Afghanistan's parliament dealt a stinging rebuke to President Hamid Karzai on Saturday by rejecting 70 percent of his nominees for a new cabinet, including a regionally powerful warlord and the country's only female minister.
The laborious voting that took much of Saturday ended with the rejection of 17 of 24 nominees. The nominations, announced in mid-December, aimed to keep 12 current ministers in their posts for a second term. In part, that appeared aimed at satisfying U.S. and Western desires to keep trusted hands in place.
Among those Karzai wanted to keep was Water and Power Minister Ismail Khan. But that raised many hackles because Khan was a warlord in Herat province during the civil war of the 1990s and retains considerable local power; critics said keeping Khan indicated the extent to which Karzai appears to be beholden to regional power-brokers at the expense of the whole country's interests.
Many of his new nominees were also criticized as having been picked for reasons other than their competency.
"I think, unfortunately, that the criteria were either ethnicity or bribery or money," lawmaker Fawzia Kufi said before the voting.
The rejection of the women's affairs minister was an awkward blow to Karzai, who has pledged to place more women in high government posts in the traditionally male-dominated society.
Karzai has said he will make new nominations for the unfilled posts, but it is unclear when those names will be announced or a parliamentary vote held.
Karzai did not propose a nominee for foreign minister. He has asked incumbent Rangin Dadfar Spanta to stay in the post until after the Jan. 28 international conference in London that is to discuss the way forward for Afghanistan.
In another high-stakes political issue, the chief of Afghanistan's elections commission said Saturday that a parliamentary vote will be held in May despite widespread international concern that the country's electoral system needs serious reform.
Elections commission chief Ali Najafi told a news conference the national vote will be held May 22.
However, he said Afghanistan needs about $50 million from the international community to meet the election's estimated budget of $120 million. It was not clear whether the vote would or could be held if donor countries don't provide the money.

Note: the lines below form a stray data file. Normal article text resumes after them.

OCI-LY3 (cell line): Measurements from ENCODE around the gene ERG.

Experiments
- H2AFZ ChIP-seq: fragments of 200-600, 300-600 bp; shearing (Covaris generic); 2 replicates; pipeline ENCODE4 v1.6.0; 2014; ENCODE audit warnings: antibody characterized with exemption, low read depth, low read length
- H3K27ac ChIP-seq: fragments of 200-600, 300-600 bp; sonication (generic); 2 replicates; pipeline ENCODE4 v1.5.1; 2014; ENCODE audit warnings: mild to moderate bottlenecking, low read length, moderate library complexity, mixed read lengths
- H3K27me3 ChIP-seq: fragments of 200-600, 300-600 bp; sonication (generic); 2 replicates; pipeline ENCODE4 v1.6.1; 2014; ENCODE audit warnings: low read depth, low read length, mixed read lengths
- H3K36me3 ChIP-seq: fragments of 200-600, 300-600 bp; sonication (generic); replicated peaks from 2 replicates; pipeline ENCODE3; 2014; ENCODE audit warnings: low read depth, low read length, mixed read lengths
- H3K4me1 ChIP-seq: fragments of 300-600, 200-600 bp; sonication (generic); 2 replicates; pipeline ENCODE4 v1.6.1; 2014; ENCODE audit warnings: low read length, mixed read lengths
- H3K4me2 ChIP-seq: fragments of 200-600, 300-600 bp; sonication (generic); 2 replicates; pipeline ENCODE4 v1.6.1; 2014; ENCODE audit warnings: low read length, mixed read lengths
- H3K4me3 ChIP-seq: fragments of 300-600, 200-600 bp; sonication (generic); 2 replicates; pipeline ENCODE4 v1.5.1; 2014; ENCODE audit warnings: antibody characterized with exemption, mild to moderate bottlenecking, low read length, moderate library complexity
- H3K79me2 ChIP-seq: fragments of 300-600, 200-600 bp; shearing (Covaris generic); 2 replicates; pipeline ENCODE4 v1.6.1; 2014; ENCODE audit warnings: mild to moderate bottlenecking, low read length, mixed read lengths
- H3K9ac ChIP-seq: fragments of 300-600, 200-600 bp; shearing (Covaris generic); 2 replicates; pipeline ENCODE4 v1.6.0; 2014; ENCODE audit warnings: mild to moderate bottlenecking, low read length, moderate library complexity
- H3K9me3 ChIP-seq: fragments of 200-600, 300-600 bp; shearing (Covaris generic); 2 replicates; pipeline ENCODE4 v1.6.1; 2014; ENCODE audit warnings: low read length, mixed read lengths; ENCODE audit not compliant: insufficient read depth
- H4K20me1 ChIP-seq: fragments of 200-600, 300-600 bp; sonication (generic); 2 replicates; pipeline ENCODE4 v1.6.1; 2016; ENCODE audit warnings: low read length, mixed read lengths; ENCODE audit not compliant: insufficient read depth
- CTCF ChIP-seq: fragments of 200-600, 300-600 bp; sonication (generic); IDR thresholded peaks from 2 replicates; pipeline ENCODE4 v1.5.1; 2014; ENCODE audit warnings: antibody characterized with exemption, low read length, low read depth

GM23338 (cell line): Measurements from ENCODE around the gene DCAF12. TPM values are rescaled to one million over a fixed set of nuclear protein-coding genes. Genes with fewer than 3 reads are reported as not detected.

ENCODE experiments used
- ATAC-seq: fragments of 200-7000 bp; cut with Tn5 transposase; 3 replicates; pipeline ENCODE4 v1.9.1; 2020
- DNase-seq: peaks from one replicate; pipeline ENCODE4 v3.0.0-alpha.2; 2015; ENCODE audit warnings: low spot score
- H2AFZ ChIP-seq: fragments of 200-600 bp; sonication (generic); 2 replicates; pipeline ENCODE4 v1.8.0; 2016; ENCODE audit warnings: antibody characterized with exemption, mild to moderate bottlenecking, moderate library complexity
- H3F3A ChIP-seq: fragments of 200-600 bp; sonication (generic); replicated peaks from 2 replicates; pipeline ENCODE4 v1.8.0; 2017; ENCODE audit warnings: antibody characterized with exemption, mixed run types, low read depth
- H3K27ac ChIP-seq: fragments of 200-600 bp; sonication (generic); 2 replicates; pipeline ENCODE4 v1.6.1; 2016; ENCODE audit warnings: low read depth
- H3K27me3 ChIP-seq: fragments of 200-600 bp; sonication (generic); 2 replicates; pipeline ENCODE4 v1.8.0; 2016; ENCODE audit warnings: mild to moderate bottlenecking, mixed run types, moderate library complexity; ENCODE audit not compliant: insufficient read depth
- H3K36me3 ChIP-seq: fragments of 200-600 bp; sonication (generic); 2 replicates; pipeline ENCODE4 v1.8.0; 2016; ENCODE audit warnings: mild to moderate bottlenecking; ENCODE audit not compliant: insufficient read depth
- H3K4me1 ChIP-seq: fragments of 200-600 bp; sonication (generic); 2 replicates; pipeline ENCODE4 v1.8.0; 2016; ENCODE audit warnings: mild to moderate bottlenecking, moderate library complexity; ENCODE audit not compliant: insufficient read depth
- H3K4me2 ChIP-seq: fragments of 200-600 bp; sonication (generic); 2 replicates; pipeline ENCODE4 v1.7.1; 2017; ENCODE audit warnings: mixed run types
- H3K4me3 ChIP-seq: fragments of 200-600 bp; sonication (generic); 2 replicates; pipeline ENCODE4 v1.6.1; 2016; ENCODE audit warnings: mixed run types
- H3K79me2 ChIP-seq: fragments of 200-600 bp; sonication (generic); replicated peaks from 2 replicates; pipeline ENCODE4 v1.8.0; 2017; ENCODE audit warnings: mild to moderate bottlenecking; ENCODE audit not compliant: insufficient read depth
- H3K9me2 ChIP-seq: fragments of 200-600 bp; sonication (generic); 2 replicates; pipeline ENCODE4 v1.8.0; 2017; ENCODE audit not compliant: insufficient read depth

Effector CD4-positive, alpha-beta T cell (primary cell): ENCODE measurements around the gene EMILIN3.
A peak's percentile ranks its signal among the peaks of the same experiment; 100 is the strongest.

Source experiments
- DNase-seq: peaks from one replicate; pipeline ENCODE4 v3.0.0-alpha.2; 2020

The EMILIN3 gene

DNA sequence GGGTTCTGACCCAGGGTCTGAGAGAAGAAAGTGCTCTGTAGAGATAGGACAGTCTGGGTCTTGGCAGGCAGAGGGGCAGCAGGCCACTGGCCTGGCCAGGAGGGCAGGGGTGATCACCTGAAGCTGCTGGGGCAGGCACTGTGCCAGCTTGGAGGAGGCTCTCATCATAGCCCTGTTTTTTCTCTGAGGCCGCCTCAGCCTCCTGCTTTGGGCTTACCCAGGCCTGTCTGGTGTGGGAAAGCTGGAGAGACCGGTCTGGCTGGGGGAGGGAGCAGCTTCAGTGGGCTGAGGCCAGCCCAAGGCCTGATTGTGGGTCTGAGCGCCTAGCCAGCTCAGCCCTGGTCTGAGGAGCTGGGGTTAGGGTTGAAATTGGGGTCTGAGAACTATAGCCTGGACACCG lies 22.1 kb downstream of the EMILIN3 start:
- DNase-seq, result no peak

In the wake of last August's heavily disputed presidential election, many critics have pushed Karzai and his government to delay the parliamentary vote. Karzai has insisted the constitution, which specifies the elections be held by May, must be observed.
A U.S. Congressional delegation that met with Karzai in Kabul last week said it had warned the president that holding the election without first enacting substantive electoral reform could undermine support for U.S. aid to the country.
"We did not receive any official reaction from the international community that says that they are not supporting the election," Najafi said. "But in this regard, a paper was made by the United Nations which made certain recommendations and requested certain reforms."
He said reforming the electoral law was one of the issues raised by the international community, however, "it is not in our control, it is up to the parliament to approve the electoral law."
Najafi said security in the insurgency-ridden country would be a concern for the elections and the vote would not be held in areas where it could not be ensured. He suggested voters from those areas could travel elsewhere to cast votes. In the presidential election, that arrangement was made for voters in 10 districts.
Karzai on Saturday visited the southern province of Helmand to express condolences to relatives of civilians allegedly killed in an airstrike. Helmand provincial governor spokesman Dawud Ahmadi said an attack by international forces Wednesday killed seven civilians and two Taliban insurgents.
Civilian casualties is a sensitive issue facing foreign forces in Afghanistan. NATO says it's investigating the allegation.
The incident in Helmand was the second claim of civilian deaths in allied attacks in a week. The Afghan government said last week 10 people were killed, including eight schoolchildren, in a village in eastern Kunar province in a nighttime raid by international forces.
Karzai urged international forces to coordinate their operations better with both Afghan forces and local officials and admonished that "the fight against terrorism is not in our homes and in our villages," according to a statement from the president's office.
"The fight against terrorism should be conducted in those areas where they are getting their training," he said in a clear reference to Pakistan.
U.S. Gen. Stanley McChrystal, the commander in Afghanistan, accompanied Karzai on the trip.
By Associated Press Writers Rahim Faiez and Jim Heintz; AP Writer Dusan Stojanovic in Kabul contributed to this report